'The exhibition industry has a professional and independent way of auditing events, so why don't more organisers make use of this and have their shows ABC profile-audited?' asks Jessica Blue, event director of International Confex, a show for the corporate hospitality sector. 'We are ABC profile-audited, which means both the quantity and, more importantly, the quality of the audience is examined and verified by an independent body. Even our own on-site research is conducted by an independent company to guarantee authenticity.'
Blue argues that the standard audit is not enough, since it states only the total number of attendees at a show - a figure that can include exhibiting personnel. As a result, potential exhibitors could be impressed by a large attendance without knowing whether visitors actually have purchasing power or are interested in their products.
She recommends that potential exhibitors talk to existing exhibitors and co-operate with the organisers. 'For the 2004 show, we worked closely with many of our exhibitors. We helped the Netherlands Board of Tourism & Conventions to devise and promote a diamond giveaway to draw more visitors to their stand.'
Austen Hawkins, commercial director of the Association of Exhibition Organisers, agrees that working with the exhibition organiser is vital.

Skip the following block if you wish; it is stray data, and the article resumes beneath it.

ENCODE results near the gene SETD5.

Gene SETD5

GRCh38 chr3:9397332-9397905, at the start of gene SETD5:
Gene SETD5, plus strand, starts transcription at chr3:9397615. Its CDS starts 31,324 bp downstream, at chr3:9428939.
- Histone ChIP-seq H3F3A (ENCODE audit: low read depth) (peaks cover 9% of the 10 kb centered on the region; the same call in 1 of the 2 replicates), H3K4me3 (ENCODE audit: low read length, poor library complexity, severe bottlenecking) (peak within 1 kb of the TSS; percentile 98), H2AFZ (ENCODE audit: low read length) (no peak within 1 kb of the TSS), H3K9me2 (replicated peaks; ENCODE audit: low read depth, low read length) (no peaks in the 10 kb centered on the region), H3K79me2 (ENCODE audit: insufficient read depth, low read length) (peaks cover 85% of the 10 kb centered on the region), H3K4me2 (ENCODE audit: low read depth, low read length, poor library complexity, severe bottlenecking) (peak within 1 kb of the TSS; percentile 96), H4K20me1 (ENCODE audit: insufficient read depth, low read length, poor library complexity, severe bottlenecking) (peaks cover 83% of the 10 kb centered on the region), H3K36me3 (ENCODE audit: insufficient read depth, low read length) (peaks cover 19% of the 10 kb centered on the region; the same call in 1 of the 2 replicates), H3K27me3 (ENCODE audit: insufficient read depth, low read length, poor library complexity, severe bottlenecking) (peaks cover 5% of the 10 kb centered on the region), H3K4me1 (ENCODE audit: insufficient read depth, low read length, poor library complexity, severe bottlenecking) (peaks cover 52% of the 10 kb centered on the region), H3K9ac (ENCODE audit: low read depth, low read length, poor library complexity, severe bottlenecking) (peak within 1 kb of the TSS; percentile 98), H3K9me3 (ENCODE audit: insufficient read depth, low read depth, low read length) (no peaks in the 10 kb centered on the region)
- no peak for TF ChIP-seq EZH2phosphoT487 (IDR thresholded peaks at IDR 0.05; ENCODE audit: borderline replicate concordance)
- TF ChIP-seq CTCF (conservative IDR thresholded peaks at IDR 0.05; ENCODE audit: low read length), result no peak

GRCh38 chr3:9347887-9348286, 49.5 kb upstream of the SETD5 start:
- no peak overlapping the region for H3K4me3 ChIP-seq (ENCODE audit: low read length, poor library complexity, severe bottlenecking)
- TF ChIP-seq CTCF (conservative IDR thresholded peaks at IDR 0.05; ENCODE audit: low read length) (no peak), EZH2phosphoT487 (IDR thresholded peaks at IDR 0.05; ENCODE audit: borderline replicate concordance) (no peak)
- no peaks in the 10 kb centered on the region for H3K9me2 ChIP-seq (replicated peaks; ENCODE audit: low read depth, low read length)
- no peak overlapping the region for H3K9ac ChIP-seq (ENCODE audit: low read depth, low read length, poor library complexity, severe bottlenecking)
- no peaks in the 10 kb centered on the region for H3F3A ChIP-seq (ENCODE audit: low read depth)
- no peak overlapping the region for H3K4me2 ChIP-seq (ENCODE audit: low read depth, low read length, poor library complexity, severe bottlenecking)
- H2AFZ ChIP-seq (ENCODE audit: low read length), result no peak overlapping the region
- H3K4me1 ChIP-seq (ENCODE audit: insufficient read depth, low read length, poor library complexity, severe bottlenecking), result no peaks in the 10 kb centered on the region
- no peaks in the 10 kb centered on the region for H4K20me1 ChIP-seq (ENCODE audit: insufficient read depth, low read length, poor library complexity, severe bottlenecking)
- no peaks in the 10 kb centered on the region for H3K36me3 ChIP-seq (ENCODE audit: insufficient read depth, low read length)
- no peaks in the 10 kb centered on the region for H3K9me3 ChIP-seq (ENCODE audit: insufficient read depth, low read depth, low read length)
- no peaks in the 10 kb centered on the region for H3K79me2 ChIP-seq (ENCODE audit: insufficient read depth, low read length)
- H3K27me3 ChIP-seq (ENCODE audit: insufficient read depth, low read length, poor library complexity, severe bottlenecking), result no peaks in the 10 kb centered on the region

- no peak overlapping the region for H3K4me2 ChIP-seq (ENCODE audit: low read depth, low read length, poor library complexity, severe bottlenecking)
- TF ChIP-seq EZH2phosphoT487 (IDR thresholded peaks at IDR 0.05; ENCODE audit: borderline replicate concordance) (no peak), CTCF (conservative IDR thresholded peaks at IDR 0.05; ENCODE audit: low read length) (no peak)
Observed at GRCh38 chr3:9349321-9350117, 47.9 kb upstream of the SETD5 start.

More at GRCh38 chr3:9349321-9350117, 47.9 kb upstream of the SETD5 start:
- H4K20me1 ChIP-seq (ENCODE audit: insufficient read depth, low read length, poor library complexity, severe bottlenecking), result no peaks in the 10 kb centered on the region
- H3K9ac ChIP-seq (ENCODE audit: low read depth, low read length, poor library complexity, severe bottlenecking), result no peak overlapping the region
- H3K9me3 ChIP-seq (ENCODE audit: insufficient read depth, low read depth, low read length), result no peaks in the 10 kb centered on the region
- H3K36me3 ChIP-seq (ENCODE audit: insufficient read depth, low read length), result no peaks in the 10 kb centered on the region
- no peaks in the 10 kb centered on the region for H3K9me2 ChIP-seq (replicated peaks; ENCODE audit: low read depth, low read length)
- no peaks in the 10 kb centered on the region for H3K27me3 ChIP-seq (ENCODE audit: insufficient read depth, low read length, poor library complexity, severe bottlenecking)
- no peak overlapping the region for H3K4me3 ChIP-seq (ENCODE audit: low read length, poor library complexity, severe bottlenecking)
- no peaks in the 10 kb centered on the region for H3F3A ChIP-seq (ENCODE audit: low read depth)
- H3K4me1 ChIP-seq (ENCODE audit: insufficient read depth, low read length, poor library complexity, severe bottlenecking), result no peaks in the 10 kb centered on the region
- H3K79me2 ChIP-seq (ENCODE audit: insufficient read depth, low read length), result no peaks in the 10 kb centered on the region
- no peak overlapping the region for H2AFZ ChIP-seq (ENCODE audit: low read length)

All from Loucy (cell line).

'There's a lot of data available to help marketers select the right show,' he says. 'Have a list of questions and ask for a breakdown. Many organisers do their own research. You should also know the organiser's marketing strategy for the show, as that will help you see who it is targeting.'
According to Angelique Martin, marketing executive at display products manufacturer Clip Display Services, the presence of your rivals is no bad thing. 'It is likely that your competitors will be present at every exhibition related to your industry and you shouldn't be put off by this,' she argues. 'They will probably be doing their own promotion, which will increase numbers of target visitors through the door. See which of your competitors will be attending and which exhibition's visitor profile best suits your target market.'
Once marketers have identified the show that delivers the right visitor profile, there is still plenty of work to be done. Marketers must understand their visitors so that they can provide the right type of service on the day. 'They need to look at the psychological angle,' says Sarah Farrugia, managing director of exhibition research specialist Farrugia Leo. 'People who go to exhibitions are in the vanguard of change in their industry. These people are actively seeking exciting things. It's a very rich audience, so once they've chosen their show, they go with the view that it's all there for the taking.'
Farrugia conducted visitor research for Volvo at the Motor Show to improve the car company's exhibition strategy. 'We looked at the propensity of visitors to buy,' she says. 'We found that 60% of people had planned to visit the Volvo stand. But the expectations and satisfaction of those who planned to visit were radically different from those that who visited by chance.' The research identified and profiled two types of visitor: precision shoppers and browsers. As a result, Volvo can now target its stand and service at both groups.